This potential difference is why many companies transition away from flat and tiered pricing and opt for interchange (often written as interchange plus pricing) as they grow. Flat pricing is convenient at first, but it can really cost you in the long run.

Discover how much you can save with a free statement analysis.

The universal merchant account fees

Whether you’re on flat, tiered, or interchange pricing, there are some merchant account fees that will always appear on your statement. It’s just the way these systems are set up, and these are common across any merchant services provider you may use.

Authorization fee

When a transaction is being processed, there is an authorization token that is sent back and forth between the issuing bank (Chase, Citibank, etc.) and the acquiring bank (your business account). The token checks that the balance or credit is available for the requested transaction and either approves or denies the transaction.

There is a low fee that is charged on a per transaction basis for this, and you’re charged it even if a transaction is declined.

Transaction fee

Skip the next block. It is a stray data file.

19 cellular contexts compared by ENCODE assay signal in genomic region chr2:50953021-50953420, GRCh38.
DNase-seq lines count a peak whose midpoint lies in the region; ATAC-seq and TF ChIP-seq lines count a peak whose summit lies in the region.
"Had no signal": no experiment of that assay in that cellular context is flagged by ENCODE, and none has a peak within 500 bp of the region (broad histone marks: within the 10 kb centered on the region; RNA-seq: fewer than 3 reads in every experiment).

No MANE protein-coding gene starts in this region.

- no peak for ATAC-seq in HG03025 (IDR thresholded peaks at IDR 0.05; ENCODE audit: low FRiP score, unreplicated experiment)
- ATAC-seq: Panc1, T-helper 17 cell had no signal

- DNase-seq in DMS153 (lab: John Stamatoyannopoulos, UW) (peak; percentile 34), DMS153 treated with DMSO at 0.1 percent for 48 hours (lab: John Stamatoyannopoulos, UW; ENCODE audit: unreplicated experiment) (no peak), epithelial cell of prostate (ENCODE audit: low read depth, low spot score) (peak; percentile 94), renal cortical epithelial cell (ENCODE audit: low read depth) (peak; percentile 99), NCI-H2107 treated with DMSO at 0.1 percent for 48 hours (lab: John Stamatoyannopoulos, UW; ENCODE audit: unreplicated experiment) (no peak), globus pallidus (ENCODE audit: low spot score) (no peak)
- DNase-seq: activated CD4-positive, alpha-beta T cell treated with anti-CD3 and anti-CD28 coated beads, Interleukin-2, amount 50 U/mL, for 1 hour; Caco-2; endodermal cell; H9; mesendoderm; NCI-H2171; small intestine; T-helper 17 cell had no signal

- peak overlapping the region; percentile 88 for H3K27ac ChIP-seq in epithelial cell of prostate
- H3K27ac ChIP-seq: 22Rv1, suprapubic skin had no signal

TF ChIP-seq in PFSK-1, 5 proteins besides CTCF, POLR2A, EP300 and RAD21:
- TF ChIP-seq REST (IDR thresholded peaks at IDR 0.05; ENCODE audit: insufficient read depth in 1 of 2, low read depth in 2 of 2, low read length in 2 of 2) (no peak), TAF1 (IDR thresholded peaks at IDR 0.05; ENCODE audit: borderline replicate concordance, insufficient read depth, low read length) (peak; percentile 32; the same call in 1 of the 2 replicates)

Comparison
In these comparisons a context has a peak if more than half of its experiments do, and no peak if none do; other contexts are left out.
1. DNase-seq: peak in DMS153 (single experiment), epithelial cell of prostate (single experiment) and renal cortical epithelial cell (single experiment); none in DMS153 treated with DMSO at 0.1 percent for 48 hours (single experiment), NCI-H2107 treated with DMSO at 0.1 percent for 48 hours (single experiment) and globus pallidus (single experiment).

Merchant service providers use transaction fees to describe the per transaction fee they collect. Depending on your plan, it may also include the percentage applied or the authorization fee mentioned above.

Assessment fees

Assessment fees are charged by the cardmember associations for various expenses including fraud prevention and network operations, and merchant service providers often pass them along to their customers.

The rates per transaction are typically around 0.13% - 0.15%.

Scheduled fees

There are also various “flat” merchant account fees you may run into. These vary widely by amount.

Monthly or annual fee

Some providers simply charge a percentage of your transactional revenue for a fee, others charge monthly. That just depends on who you’re working with and the way they run their business.

Monthly minimum fee

If a processor charges on revenue and you don’t which a certain floor, they may charge you for not reaching it.

Processing commitment fee

Similar to the monthly minimum, if your contract states that you need to be transacting a certain amount a month and you fail to reach it, you may be charged a processing commitment fee.

Statement fee

This fee is charged to cover the printing and mailing costs for credit card statements. This fee can easily be avoided with online statements, which are typically free.

The internet is antiquating this fee, but if you get paper statements you may be charged for them.

Payment gateway fee

Some merchant service providers have their own gateways or with third-party services. Your MSP may or may not charge for this.

Situational merchant account fees

Also known as incidental fees, sometimes fees happen in certain scenarios depending on your contract.

PIN debit transaction fee

If you accept a transaction that requires a PIN verification, you may be charged for it.

Address verification system fee

If you have to verify a user’s address for security reasons, this is typically $0.01 per transaction.